CHAMPAIGN, Ill. (AP) Something has been missing from the Illinois passing game the past two games.
The heart of Illinois' offense has been disjointed, with passes either missing receivers or falling from their hands.
What's absent, interim coach Bill Cubit said Monday, is experience. And with the Big Ten opener coming Saturday against Nebraska (2-2), it didn't sound like either of the two veteran injured players who could provide a fix, Mike Dudek or Justin Hardee, will be back any time soon.
''There are four guys out there playing who didn't really play at all (last year),'' Cubit said.
Senior Geronimo Allison is the only receiver left with much experience. Along with him, the Illini (3-1) are regularly playing sophomores Malik Turner and Marchie Murdock and freshmen Sam Mays and Desmond Cain. All that inexperience has led to some miscommunication with quarterback Wes Lunt.
Dudek, who was last season's top receiver and arguably the team's best player, and Hardee would have been starters this fall. But Dudek has a torn anterior cruciate ligament and Hardee a broken foot. The team initially said both were expected back at some point this season, but on Monday, Cubit said he has no idea when or if they will return, only that neither will play this weekend.
The Illini are also for now playing without their top two tight ends, Tim Clary and Tyler White, also lost to injury.
Statistically, the passing game looks OK. Illinois is averaging 242.8 yards per game, fifth in the Big Ten. And the Illini are scoring 34.2 points a game, also good for fifth in the conference.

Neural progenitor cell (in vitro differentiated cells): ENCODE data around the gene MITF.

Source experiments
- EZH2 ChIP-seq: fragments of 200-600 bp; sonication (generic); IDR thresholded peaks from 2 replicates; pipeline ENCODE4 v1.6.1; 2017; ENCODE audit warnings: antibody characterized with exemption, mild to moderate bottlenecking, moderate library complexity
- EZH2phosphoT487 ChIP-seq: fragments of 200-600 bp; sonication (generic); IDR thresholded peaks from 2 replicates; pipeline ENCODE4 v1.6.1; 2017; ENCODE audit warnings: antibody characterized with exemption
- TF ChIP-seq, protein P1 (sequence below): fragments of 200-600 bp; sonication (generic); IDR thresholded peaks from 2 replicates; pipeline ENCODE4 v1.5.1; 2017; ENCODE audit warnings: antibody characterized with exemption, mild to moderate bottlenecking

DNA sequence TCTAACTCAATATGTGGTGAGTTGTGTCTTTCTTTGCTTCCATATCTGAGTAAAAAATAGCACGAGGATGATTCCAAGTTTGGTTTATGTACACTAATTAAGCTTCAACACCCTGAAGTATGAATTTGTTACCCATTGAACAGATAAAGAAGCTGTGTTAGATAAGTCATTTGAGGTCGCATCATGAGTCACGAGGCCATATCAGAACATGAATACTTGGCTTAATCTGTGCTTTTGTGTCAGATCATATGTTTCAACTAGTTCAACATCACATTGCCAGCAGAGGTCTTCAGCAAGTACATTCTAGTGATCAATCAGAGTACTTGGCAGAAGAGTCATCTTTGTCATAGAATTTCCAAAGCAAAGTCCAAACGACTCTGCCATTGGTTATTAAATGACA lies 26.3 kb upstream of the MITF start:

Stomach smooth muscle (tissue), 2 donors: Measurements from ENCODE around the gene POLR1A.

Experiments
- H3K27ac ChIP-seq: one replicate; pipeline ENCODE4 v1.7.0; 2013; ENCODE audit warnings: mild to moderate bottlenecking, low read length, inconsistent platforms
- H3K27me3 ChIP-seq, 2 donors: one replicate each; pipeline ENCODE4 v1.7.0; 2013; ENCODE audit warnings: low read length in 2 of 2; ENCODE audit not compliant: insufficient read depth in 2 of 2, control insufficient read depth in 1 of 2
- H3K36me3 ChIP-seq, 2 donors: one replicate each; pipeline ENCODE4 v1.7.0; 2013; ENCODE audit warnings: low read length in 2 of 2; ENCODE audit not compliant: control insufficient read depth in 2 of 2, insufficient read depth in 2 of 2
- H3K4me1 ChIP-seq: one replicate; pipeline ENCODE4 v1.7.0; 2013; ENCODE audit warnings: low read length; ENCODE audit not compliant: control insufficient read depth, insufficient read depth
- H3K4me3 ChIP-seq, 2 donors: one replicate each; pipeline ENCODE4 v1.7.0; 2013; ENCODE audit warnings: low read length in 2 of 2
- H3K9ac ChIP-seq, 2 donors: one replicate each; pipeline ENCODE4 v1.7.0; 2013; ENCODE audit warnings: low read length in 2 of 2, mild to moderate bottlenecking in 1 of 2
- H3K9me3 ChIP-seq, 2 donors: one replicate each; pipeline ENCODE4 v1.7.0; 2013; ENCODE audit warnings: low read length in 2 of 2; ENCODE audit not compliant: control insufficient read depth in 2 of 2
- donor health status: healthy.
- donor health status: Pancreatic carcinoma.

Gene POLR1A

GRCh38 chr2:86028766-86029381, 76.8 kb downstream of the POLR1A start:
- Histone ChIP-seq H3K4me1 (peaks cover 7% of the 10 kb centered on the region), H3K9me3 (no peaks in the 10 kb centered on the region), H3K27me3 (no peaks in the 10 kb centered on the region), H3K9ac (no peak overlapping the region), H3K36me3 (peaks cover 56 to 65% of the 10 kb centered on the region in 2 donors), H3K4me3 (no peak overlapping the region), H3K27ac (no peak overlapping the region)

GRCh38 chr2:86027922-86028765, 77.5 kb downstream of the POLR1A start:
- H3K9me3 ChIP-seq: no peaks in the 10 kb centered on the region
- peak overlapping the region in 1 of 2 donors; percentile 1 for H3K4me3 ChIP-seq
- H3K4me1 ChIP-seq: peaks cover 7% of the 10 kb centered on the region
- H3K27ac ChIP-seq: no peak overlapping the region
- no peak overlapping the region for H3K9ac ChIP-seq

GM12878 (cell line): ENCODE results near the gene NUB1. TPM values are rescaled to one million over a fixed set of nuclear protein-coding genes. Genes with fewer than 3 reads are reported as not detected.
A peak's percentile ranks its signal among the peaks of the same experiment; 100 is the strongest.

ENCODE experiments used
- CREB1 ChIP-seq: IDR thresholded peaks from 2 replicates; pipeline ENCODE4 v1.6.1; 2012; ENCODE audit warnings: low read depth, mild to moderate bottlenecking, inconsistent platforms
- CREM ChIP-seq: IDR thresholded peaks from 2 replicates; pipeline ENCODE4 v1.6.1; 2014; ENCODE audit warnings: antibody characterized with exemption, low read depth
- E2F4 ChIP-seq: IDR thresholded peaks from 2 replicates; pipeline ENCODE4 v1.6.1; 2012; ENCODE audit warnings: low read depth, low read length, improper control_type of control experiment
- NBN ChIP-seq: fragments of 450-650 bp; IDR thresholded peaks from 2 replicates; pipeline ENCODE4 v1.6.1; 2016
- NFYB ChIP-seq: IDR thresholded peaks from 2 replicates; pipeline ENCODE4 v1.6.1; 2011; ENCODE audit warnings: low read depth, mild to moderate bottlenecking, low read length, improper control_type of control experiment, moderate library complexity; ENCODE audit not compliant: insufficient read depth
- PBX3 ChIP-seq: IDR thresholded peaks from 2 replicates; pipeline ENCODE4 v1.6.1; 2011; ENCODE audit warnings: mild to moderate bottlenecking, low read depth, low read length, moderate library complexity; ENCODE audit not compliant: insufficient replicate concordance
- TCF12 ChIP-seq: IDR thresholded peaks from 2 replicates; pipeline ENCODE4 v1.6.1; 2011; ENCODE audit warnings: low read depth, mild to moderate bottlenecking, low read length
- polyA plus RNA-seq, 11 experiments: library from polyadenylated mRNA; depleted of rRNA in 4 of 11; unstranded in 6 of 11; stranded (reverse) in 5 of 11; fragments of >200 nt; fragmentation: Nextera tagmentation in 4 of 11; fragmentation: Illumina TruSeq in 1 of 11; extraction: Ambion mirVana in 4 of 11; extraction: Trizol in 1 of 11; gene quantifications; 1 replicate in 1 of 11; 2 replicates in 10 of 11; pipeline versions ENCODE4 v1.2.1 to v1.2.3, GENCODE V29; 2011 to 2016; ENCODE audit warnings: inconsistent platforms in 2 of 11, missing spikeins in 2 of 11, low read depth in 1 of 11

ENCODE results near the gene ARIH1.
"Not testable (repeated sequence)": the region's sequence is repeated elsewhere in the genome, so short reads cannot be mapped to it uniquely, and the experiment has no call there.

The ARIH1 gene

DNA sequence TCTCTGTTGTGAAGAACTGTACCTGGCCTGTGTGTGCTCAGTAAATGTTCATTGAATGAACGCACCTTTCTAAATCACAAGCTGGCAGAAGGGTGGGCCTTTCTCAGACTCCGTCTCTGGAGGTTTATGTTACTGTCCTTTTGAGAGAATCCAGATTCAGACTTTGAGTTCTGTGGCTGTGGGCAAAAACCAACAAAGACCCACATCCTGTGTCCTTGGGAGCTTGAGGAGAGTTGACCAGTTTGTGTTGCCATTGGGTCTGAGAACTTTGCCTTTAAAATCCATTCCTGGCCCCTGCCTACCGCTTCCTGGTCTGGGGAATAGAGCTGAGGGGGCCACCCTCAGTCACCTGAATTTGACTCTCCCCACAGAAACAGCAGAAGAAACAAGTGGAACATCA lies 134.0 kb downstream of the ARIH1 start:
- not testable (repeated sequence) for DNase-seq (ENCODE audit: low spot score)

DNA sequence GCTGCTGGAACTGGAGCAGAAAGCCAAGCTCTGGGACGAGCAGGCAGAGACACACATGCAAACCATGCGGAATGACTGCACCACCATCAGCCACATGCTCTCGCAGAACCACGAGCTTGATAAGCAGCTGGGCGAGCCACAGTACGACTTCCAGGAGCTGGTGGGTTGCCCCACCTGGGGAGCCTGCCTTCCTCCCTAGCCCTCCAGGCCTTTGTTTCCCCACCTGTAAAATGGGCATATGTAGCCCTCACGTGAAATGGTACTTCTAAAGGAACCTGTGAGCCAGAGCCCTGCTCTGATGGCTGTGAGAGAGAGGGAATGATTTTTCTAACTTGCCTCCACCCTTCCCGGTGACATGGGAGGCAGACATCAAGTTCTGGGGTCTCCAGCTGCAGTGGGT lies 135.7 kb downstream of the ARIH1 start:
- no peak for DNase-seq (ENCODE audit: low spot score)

Murdock, in particular, has had strong moments. He's caught 11 balls for 166 yards and two touchdowns. Only Allison has been better, with 24 catches for 362 yards.
But in Illinois' only loss, two Saturdays ago at North Carolina, Cubit said he counted nine dropped passes. Passing was hardly the only Illini problem in that 48-14 demolition, but as the Tar Heels pulled away, Illinois' offense couldn't answer.
Last Saturday's 27-25 win over Middle Tennessee included five more drops, Cubit said. But it also showed Lunt and his receivers regularly disconnected.
On a third-down play in the fourth quarter, Lunt threw to a spot along the right sideline where Murdock had just been. But the receiver was already heading to the middle of the field, and as he came off Cubit yelled at the young receiver for the mistake.
Cubit's Illinois passing game can be complex. The receivers have to take constant cues from Lunt, including changes he makes based on what he sees in the defense.
On Saturday, that didn't always happen, both Cubit and Lunt said.
''If their eyes aren't on me, they won't see the checks,'' Lunt said. ''So the biggest thing with that is just making sure their eyes are on me during the play. It's hard - I understand they have to watch the ball (and) kind of look at the defense, too. But the main thing is they have to look at me.''
Dudek quickly fit into the Illinois offense last fall as a freshman, but Cubit said that's rare. The typical adjustment period is about half a season, he said.
''Very rarely do you see a guy come in and sets the world on fire,'' Cubit said.
But Nebraska offers Illinois' passing game a reason for optimism, too.
So far, the Cornhuskers haven't been very good at stopping the pass. They're last in the 14-team Big Ten in pass defense, giving up 379.5 yards a game, and 12th in total defense at 453 yards a game.